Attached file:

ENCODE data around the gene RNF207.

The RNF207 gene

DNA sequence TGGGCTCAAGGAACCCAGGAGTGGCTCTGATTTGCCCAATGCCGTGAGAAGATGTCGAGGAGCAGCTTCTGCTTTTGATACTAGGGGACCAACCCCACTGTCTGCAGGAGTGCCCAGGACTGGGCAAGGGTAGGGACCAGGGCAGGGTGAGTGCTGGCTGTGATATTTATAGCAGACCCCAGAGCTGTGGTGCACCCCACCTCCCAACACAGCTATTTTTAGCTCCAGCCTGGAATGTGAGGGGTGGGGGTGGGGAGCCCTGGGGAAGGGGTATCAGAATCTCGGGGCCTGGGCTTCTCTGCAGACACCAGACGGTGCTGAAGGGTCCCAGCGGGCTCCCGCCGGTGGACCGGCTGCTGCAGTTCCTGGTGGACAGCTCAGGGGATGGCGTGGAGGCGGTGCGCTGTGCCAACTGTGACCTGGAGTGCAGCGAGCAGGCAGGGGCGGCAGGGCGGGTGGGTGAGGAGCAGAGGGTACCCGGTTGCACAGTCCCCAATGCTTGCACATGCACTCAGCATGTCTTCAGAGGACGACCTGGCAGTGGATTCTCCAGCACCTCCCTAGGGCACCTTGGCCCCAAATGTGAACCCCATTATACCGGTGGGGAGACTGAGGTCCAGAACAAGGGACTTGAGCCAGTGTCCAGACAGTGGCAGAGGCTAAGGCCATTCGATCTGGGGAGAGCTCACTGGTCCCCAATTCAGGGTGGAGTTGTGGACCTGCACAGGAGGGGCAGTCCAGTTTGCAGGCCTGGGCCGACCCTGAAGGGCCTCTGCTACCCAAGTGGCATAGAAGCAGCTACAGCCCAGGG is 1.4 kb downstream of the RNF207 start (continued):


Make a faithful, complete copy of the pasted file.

ENCODE data around the gene RNF207.

The RNF207 gene

DNA sequence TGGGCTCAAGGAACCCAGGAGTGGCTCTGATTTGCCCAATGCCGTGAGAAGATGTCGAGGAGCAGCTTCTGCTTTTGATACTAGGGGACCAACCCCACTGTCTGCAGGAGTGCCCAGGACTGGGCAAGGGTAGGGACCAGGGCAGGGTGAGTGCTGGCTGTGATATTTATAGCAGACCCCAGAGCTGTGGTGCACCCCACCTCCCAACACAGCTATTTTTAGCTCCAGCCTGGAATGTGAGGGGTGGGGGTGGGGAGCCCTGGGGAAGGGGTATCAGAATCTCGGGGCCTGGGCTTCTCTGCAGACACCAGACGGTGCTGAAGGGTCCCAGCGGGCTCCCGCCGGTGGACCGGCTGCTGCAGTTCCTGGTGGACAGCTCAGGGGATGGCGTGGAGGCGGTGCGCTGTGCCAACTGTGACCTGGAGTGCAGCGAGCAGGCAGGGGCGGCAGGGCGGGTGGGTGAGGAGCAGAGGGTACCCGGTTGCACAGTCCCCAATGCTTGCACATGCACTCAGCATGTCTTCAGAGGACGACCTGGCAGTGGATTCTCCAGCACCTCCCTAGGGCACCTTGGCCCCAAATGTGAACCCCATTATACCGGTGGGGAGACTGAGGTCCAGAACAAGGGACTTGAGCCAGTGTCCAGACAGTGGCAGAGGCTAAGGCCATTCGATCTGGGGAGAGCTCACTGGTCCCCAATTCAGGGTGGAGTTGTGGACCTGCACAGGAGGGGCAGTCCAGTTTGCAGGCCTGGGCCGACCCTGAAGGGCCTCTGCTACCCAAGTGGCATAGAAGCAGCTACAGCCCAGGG is 1.4 kb downstream of the RNF207 start (continued):